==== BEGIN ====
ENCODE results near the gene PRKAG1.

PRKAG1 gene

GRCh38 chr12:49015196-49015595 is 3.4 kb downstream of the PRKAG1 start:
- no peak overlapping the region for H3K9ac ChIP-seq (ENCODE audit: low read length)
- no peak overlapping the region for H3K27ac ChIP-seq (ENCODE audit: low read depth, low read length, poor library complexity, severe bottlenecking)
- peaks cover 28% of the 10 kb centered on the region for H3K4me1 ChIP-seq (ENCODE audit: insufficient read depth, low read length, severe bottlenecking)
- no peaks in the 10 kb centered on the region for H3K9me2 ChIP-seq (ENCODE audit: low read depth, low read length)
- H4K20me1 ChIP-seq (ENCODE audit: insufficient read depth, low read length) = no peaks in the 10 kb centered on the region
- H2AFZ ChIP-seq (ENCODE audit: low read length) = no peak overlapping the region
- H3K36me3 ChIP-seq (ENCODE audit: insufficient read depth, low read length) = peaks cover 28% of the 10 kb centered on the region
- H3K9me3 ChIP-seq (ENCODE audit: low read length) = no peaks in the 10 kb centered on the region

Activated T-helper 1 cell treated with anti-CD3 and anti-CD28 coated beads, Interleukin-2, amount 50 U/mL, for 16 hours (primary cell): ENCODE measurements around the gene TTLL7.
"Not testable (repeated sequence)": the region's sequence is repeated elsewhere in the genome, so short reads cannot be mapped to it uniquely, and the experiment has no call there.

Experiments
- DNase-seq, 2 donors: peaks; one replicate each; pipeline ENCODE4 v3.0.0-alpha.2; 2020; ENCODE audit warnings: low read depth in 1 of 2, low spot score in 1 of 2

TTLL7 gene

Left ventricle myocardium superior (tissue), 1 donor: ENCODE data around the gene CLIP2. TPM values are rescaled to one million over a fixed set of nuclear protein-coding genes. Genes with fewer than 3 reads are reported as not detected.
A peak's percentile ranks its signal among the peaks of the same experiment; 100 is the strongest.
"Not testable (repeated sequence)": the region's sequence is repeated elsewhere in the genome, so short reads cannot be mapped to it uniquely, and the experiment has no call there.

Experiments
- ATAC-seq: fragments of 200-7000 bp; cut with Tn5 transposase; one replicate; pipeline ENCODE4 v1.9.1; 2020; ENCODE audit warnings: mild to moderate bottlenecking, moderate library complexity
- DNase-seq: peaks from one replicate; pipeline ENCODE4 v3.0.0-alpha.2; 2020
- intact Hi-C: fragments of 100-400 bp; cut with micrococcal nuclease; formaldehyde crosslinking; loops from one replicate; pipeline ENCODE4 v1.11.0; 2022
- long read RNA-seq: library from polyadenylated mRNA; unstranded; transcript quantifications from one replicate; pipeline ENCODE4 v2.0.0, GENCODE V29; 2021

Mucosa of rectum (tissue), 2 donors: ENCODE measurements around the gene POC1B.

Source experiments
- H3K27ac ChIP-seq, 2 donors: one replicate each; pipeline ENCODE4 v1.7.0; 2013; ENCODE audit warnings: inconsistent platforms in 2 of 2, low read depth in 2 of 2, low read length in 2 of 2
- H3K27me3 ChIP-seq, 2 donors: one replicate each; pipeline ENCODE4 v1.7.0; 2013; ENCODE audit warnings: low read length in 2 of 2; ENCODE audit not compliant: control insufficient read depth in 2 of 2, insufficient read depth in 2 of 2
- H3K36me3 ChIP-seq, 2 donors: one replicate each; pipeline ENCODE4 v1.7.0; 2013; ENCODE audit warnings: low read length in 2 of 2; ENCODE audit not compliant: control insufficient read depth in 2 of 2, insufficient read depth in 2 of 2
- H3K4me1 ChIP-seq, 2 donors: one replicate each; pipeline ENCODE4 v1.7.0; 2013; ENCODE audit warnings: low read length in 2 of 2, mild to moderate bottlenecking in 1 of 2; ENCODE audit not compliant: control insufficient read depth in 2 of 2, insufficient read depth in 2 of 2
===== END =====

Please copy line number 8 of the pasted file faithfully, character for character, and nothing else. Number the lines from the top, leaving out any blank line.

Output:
- H4K20me1 ChIP-seq (ENCODE audit: insufficient read depth, low read length) = no peaks in the 10 kb centered on the region